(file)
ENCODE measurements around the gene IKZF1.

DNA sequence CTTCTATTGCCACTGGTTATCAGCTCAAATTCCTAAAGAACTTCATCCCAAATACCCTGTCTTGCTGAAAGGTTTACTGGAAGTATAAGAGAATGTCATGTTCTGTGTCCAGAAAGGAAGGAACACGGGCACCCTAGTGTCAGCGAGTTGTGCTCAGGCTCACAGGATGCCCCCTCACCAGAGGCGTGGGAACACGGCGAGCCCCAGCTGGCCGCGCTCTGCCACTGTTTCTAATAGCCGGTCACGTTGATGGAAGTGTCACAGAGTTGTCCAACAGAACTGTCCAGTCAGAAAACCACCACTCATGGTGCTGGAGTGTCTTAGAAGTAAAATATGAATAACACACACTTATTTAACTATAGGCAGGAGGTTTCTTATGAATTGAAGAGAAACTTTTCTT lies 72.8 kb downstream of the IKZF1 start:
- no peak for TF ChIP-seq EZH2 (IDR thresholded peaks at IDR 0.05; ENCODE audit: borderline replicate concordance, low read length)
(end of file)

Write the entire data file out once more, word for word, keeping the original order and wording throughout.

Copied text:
ENCODE measurements around the gene IKZF1.

DNA sequence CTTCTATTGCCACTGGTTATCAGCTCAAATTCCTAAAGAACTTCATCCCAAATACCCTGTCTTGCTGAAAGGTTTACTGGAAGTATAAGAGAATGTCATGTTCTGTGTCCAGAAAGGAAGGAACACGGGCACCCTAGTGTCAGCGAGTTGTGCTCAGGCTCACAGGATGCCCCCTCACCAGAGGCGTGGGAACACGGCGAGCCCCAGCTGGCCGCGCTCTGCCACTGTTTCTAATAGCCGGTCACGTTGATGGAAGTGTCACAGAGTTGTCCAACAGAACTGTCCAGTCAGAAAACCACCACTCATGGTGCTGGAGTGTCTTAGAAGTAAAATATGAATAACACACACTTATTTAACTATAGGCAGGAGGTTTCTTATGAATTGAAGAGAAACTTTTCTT lies 72.8 kb downstream of the IKZF1 start:
- no peak for TF ChIP-seq EZH2 (IDR thresholded peaks at IDR 0.05; ENCODE audit: borderline replicate concordance, low read length)